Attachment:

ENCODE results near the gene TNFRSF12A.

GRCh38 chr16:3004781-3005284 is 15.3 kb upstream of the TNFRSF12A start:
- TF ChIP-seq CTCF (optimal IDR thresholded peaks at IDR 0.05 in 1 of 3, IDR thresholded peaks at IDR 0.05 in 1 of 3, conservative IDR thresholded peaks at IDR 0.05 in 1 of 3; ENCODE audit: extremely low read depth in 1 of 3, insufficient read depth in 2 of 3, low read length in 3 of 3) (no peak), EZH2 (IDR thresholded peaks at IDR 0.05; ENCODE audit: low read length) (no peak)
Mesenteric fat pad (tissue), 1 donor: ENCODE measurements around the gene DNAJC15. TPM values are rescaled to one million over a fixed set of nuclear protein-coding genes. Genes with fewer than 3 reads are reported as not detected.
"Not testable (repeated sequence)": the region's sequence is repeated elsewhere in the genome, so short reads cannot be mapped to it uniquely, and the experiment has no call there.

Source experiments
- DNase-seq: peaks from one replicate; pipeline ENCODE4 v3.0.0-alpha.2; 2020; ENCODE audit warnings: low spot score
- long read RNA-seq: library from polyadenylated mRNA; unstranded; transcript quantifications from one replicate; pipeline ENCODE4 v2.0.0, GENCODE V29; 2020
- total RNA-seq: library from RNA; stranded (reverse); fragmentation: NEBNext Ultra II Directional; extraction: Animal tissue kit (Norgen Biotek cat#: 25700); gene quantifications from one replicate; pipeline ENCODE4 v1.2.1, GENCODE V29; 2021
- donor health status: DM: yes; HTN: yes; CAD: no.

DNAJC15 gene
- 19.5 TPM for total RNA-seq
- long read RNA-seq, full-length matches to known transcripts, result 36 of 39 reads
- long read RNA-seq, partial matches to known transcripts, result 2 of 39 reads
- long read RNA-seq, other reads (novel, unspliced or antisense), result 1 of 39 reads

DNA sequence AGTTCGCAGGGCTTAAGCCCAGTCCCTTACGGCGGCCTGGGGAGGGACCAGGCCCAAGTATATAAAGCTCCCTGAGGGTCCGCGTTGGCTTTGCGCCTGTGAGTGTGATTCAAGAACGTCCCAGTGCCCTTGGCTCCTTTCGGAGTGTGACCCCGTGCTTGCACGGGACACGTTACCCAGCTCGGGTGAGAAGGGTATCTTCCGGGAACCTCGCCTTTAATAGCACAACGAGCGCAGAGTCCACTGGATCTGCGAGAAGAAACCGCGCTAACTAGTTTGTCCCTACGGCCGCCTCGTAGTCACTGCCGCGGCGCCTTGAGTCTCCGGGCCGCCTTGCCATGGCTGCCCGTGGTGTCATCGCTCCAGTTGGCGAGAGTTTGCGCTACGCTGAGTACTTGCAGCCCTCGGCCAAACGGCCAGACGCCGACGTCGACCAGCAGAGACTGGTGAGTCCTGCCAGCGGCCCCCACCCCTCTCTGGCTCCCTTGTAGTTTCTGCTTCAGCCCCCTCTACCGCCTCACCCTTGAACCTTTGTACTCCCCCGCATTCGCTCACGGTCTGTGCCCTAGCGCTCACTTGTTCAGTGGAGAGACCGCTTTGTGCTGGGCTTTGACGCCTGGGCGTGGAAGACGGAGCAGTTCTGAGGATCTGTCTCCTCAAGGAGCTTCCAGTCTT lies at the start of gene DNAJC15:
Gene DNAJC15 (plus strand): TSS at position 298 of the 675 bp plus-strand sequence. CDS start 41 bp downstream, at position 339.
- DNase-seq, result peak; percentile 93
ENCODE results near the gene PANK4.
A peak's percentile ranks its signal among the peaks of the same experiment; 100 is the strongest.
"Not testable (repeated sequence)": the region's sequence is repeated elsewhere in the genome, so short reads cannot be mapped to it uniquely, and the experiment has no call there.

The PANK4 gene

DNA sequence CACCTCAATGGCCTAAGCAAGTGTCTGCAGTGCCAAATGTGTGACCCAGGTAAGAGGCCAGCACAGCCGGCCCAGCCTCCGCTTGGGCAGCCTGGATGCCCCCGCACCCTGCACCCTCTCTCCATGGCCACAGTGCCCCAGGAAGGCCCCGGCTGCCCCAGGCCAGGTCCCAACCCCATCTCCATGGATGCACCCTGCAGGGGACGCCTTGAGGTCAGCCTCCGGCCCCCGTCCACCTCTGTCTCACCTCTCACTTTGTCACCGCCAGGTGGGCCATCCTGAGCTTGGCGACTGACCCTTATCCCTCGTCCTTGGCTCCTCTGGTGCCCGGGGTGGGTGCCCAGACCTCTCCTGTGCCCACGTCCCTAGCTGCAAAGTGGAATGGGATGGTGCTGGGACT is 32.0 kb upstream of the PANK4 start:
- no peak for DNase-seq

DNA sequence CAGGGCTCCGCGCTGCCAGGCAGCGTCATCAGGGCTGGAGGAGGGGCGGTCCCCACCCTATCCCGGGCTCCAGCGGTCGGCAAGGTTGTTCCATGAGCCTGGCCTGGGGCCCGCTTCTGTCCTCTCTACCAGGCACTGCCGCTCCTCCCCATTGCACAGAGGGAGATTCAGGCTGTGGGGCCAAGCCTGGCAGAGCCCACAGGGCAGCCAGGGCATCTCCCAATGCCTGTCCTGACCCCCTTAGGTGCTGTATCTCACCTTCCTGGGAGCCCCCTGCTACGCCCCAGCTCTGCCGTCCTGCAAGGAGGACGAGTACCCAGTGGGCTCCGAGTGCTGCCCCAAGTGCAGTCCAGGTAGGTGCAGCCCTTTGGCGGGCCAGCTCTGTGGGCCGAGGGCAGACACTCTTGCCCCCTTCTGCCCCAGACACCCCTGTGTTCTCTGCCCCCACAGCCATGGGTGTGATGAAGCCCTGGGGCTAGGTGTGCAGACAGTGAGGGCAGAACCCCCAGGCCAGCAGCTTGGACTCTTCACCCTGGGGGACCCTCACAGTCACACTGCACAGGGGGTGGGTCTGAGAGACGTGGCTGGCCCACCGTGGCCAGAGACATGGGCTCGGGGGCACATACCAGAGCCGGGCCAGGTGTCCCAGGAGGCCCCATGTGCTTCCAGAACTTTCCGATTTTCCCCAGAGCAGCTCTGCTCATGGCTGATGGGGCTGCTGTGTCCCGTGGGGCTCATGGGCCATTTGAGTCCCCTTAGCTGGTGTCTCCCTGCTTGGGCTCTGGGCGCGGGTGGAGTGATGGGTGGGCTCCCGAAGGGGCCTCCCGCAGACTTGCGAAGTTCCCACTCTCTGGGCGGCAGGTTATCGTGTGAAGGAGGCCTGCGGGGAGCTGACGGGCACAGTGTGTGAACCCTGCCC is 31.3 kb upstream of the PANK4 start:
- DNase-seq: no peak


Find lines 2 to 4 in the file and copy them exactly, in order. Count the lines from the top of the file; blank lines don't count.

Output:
GRCh38 chr16:3004781-3005284 is 15.3 kb upstream of the TNFRSF12A start:
- TF ChIP-seq CTCF (optimal IDR thresholded peaks at IDR 0.05 in 1 of 3, IDR thresholded peaks at IDR 0.05 in 1 of 3, conservative IDR thresholded peaks at IDR 0.05 in 1 of 3; ENCODE audit: extremely low read depth in 1 of 3, insufficient read depth in 2 of 3, low read length in 3 of 3) (no peak), EZH2 (IDR thresholded peaks at IDR 0.05; ENCODE audit: low read length) (no peak)
Mesenteric fat pad (tissue), 1 donor: ENCODE measurements around the gene DNAJC15. TPM values are rescaled to one million over a fixed set of nuclear protein-coding genes. Genes with fewer than 3 reads are reported as not detected.